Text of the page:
The Momentum Of Accomplishment

The Momentum Of Accomplishment

“An object at rest stays at rest and an object in motion stays in motion.” Isaac Newton’s 1st Law of Motion.

While Newton was referring to the world of physics, he could have also been speaking about the world of human behavior.

Momentum has always played a role in my life. Perhaps in yours as well? Be it accomplishment or stagnation, I will usually continue to produce more of whatever I’m producing. For better or worse, I’ve experienced extended periods of both unparalleled success and indifferent mediocrity.

The challenge has been learning how to use momentum for my own growth and well being. For me, that starts with the self awareness of knowing if I’ve fallen into a place of indifferent mediocrity. If I have, I’ll unknowingly continue to produce more of the same.

Unless I choose not to.

Compassionate self awareness allows me to simply notice where I am without beating myself up for being in a less than optimal place that I know I really don’t want to be in. No matter how many times I find myself there.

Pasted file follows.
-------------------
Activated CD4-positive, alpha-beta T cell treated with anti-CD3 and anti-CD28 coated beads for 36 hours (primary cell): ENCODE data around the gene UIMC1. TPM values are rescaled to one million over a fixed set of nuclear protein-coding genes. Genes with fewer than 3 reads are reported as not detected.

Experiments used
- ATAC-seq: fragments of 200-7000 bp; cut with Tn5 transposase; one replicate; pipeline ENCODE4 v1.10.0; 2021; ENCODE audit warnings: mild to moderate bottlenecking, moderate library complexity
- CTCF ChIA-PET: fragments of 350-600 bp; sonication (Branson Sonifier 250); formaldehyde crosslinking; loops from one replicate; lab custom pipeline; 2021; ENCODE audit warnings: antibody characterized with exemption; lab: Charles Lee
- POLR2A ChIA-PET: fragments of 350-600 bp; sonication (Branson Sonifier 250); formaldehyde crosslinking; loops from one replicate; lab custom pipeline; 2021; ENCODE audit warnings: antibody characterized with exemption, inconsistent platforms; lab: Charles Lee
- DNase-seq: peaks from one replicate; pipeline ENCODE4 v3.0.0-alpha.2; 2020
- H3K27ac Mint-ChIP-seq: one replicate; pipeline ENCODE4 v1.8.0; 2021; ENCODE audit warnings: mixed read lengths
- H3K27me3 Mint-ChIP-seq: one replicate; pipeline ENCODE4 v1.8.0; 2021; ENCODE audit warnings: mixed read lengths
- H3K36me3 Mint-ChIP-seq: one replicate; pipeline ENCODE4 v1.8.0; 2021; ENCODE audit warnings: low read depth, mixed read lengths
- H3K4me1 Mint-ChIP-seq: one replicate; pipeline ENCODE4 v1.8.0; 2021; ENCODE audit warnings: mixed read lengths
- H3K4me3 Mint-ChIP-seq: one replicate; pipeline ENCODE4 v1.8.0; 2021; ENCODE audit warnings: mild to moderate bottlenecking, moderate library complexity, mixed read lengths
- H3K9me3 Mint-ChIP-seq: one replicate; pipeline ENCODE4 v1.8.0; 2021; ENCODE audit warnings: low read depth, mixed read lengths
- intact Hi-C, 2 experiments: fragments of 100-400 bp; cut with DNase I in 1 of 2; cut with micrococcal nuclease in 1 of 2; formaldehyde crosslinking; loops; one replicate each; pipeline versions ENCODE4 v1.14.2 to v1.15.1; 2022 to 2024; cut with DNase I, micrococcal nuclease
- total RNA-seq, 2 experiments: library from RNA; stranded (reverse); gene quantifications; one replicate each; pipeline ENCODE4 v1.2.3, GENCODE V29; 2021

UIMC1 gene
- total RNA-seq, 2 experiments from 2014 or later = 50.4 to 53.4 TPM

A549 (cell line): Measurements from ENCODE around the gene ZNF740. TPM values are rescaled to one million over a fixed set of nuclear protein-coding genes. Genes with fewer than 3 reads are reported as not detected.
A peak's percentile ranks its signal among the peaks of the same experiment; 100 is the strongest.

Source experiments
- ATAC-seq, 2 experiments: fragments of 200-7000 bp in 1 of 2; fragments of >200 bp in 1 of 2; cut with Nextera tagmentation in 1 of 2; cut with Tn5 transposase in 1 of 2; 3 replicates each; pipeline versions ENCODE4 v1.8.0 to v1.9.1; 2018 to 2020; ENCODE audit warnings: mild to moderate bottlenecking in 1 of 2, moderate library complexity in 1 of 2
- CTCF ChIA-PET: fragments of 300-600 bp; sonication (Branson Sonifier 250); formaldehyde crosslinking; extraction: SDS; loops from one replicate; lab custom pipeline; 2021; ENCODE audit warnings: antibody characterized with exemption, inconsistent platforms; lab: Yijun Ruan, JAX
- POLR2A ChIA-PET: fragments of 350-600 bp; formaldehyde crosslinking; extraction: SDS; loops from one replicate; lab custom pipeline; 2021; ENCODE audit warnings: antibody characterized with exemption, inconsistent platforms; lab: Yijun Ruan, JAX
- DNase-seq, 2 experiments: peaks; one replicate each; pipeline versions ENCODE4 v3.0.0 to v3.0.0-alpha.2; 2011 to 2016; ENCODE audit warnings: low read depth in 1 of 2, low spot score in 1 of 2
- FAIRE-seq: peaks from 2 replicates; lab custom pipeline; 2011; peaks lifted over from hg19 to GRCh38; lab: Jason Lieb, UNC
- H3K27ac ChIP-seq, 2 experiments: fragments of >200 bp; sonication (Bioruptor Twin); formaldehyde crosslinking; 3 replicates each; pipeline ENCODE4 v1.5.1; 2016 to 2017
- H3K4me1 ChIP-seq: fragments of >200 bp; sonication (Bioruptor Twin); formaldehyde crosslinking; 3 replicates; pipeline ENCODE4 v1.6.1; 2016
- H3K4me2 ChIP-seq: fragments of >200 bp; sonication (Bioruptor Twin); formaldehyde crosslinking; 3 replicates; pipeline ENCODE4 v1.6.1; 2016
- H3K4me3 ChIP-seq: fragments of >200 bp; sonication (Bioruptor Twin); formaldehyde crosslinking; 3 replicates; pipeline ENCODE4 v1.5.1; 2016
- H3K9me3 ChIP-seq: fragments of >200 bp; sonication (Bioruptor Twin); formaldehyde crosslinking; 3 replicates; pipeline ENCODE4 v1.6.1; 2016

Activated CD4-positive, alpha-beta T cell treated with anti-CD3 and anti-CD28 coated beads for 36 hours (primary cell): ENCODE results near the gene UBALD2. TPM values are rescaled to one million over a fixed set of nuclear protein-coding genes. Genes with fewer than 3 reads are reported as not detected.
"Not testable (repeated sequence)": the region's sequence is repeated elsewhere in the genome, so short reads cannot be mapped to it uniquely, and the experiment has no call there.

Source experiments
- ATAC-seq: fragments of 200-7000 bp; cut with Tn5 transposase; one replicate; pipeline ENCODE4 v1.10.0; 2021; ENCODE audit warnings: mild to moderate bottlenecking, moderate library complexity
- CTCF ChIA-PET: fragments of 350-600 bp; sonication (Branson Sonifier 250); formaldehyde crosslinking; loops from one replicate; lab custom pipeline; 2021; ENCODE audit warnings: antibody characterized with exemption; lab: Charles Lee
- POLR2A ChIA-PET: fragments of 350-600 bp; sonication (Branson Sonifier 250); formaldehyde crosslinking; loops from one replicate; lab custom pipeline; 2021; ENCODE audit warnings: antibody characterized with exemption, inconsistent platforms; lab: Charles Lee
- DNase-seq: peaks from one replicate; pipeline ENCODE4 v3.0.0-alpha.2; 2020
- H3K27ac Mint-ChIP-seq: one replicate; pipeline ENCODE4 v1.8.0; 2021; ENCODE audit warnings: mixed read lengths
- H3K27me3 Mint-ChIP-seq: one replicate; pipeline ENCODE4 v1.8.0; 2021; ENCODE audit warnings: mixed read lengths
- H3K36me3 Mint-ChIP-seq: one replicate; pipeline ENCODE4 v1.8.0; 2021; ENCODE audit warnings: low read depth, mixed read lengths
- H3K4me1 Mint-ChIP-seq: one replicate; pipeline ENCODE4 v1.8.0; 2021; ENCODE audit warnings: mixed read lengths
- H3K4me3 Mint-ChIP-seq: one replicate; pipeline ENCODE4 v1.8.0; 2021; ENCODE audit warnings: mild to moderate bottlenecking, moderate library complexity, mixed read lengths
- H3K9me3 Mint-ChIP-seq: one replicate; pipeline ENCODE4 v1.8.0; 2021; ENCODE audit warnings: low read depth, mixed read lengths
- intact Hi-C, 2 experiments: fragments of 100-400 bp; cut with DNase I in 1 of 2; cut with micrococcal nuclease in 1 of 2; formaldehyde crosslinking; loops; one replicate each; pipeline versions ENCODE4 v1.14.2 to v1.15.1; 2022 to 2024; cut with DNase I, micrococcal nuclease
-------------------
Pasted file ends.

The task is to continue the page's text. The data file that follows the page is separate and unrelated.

Noticing allows me the opportunity to change my stagnant state into one of motion, one of me moving forward, one of me becoming more of what I have been created to become.

Unlike physical objects, I get to shift my momentum in any direction I like.

Sometimes a little shift is all you need to create the momentum to propel you forward.

Life is full of forces which at times can feel like they are actively working against you.

Don’t be one of those forces.

Photo by Fitsum Admasu on Unsplash

Thanking The Hammer For The Beating

Thanking The Hammer For The Beating

It’s rather paradoxical. And perhaps can only be done from a detached sense of self awareness.

But it’s an important part of the process.

Life often uses rather unconventional teaching methods to get us to learn what we need to learn. Many of those lessons unfortunately involve a degree of pain, quite often repeated until the lesson is eventually learned.

Like heated steel is reshaped between the anvil and the force of the blacksmith’s hammer, life, too, can heat us and beat us and reshape us through its own hammering process. The people and situations which at times can confusingly hurt us will often reshape us, change us, but if we look deeper we will often see there was a purpose to the pain.

It’s not a pleasant process. Even with a detached sense of self awareness. And usually it’s not something we express gratitude for.

Perhaps we should.

It’s not easy to thank those who’ve hammered us. But that hammering is what has changed us, often against our will, but often for the better.

And for that I’ve learned to be grateful.